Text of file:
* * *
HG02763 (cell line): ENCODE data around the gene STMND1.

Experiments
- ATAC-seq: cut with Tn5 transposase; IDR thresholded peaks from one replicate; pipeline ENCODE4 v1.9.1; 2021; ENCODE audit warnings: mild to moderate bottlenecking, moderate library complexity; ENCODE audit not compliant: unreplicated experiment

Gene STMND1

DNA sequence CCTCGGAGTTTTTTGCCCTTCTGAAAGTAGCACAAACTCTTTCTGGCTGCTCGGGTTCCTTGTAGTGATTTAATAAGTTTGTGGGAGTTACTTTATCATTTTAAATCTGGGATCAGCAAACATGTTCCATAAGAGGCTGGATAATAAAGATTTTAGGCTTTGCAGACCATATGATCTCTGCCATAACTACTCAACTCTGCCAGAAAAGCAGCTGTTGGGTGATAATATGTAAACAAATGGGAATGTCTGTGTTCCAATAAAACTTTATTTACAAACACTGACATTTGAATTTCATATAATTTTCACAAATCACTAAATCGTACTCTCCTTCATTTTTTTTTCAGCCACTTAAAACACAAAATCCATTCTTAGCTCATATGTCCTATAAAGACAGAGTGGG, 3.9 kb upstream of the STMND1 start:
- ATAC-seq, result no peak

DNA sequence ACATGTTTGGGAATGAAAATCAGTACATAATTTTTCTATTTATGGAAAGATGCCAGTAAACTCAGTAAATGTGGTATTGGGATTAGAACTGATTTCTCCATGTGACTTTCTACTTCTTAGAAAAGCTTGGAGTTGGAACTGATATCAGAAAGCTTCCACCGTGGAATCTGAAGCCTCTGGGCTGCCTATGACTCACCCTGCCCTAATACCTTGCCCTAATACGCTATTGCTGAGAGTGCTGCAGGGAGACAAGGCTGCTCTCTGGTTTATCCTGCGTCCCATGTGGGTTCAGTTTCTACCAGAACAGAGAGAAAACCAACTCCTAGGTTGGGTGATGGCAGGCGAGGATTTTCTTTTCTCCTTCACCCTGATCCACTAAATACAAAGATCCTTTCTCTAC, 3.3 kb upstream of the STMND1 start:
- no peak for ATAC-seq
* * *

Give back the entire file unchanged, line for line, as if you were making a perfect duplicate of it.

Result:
HG02763 (cell line): ENCODE data around the gene STMND1.

Experiments
- ATAC-seq: cut with Tn5 transposase; IDR thresholded peaks from one replicate; pipeline ENCODE4 v1.9.1; 2021; ENCODE audit warnings: mild to moderate bottlenecking, moderate library complexity; ENCODE audit not compliant: unreplicated experiment

Gene STMND1

DNA sequence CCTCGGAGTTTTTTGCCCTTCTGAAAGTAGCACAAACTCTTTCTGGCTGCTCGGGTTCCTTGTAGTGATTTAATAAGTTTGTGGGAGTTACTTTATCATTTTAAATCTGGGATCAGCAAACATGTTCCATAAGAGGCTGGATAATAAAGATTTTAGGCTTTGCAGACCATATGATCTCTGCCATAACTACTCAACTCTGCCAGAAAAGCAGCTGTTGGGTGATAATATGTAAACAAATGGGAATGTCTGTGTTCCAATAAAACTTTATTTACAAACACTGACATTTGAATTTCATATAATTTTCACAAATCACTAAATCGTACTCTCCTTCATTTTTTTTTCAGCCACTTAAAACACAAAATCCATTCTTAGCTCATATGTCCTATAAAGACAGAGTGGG, 3.9 kb upstream of the STMND1 start:
- ATAC-seq, result no peak

DNA sequence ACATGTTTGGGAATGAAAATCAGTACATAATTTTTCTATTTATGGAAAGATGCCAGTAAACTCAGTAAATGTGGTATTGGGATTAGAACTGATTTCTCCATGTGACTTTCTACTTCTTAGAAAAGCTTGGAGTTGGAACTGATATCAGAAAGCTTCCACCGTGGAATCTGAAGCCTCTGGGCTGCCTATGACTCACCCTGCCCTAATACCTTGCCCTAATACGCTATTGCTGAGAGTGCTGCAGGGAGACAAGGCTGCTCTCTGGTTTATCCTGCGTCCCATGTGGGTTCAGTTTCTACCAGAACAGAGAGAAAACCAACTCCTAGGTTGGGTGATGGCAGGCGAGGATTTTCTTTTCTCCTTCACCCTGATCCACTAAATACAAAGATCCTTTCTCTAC, 3.3 kb upstream of the STMND1 start:
- no peak for ATAC-seq